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What Is An Accessible Home and Why Are They Growing in Popularity?

By Tabitha Naylor

According to the chief economist of the American Institute of Architects accessible homes are a trend that is expected to get bigger. "It's strictly an aging-related thing: Boomers are getting older, and parents of boomers are getting older."

The baby boomer generation that are in the process of retiring, or nearing retirement are beginning to think seriously about what their homes need to look like if they are going to remain in their homes and "age in place."

What do accessible homes look like in the mind of these baby boomers? It means single-story homes with wider doors and open, easy to navigate floor plans that can accommodate a wheelchair, bathrooms with grab bars, fewer or no stairs inside or outside the home, and wheelchair ramps. Other features inside the house can include lower set cabinets, sinks and a stove that has knobs or controls on the front to make it easier for shorter individuals and those in wheelchairs. Remote controlled blinds and lighting are other types of accessibility features that may or may not be important to the homeowner.

Designing and building a home that is accessible costs about 5 per cent more than a home that is not accessible but remodeling a home to be accessible can become very costly.

It is important to think about whether or not the home you are buying will be your "forever" home where you plan to retire and grow old or whether it is an interim home. If you are planning to remain in the home you buy then it pays to take time to think about what you want that home to look like when you are older and perhaps have more limited physical capacity. That includes the building site as well as the house.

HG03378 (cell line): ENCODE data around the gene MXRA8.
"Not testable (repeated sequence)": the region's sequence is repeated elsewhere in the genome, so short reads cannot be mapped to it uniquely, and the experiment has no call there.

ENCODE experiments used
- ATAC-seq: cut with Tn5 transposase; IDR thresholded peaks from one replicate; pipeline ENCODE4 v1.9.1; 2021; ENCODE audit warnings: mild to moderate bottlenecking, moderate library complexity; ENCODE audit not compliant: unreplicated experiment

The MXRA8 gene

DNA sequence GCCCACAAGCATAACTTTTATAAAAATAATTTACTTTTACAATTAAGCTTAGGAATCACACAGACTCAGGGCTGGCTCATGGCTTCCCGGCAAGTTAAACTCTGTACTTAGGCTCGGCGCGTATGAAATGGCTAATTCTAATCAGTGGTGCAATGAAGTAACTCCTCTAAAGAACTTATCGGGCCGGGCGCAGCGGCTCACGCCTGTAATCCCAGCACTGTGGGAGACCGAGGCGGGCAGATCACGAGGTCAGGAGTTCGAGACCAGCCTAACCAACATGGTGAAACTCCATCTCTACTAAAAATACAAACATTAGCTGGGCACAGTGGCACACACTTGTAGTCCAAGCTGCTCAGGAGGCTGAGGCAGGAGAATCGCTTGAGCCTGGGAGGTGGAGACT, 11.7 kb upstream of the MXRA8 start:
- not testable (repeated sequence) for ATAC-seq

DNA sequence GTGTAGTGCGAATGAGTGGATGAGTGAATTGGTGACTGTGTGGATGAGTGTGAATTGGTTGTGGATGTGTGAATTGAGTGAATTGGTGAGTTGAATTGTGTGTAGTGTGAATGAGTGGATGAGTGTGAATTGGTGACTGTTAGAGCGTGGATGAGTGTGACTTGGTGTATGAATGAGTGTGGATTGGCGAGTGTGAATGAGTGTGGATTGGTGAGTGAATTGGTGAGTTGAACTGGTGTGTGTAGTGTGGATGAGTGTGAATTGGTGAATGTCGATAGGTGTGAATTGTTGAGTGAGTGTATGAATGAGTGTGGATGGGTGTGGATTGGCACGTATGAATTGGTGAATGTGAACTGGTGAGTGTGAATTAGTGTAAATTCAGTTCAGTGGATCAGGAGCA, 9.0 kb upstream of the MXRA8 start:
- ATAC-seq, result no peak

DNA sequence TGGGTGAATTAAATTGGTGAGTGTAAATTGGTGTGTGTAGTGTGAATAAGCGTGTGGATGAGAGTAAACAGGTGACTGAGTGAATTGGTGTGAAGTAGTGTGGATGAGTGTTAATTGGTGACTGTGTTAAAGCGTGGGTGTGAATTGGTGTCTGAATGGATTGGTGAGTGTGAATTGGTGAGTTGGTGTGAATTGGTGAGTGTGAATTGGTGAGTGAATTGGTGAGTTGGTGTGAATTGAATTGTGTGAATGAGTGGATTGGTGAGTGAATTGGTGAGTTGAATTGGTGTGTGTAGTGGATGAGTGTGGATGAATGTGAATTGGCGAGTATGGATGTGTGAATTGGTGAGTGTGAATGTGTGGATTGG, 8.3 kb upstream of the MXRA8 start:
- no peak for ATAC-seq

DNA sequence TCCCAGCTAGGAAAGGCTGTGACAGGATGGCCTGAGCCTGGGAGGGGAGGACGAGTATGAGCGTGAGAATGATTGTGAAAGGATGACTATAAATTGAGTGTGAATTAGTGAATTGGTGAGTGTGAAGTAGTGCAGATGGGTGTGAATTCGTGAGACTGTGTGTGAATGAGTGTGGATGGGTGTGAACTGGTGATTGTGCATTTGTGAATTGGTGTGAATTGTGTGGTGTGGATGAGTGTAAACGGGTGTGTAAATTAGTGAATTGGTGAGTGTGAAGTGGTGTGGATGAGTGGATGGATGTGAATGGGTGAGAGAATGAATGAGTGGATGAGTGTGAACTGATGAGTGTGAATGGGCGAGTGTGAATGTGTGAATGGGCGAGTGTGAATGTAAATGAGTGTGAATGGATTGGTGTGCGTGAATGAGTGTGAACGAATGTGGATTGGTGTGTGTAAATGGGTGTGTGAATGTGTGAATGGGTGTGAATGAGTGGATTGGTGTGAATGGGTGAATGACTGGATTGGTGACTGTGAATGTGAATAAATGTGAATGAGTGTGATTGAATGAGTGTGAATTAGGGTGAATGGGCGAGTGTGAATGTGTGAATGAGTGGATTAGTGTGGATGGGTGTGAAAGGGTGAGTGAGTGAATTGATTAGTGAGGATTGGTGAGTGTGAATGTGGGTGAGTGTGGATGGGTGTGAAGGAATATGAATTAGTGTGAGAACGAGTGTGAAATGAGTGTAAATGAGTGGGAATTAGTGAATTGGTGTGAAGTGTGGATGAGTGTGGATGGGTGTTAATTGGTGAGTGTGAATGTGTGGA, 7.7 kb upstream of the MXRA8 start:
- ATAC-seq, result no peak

If you are considering building an accessible home or remodeling your existing home you may want to contact and work with a Certified Aging in Place Specialist. This is a specialist who has successfully completed the training required to obtain a CAPS certificate. The requirements are developed by the National Home Builders Remodelers Council, the NAHS Research Center, the 50+ Housing council, and AARP. This step ensures your accessible home is built to be safe and to meet your needs as you age.

You may also think about a multi-generational, accessible home. This is a variation where the home has two separate, distinct living areas designed to accommodate more than one generation of a family. It is another way of helping people age in place. Multi-generational homes can also be built as an accessible house. Either the smaller self-contained unit can be built as an accessible home or the entire property can built as an accessible home.

The stock of accessible and multi-generational housing is definitely on the increase. Speak with your realtor if you are interested in purchasing an accessible home, or an accessible multi-generational home. They can help guide you in defining what you want in the home and help find the right builder, or the right forever home for you and your family.

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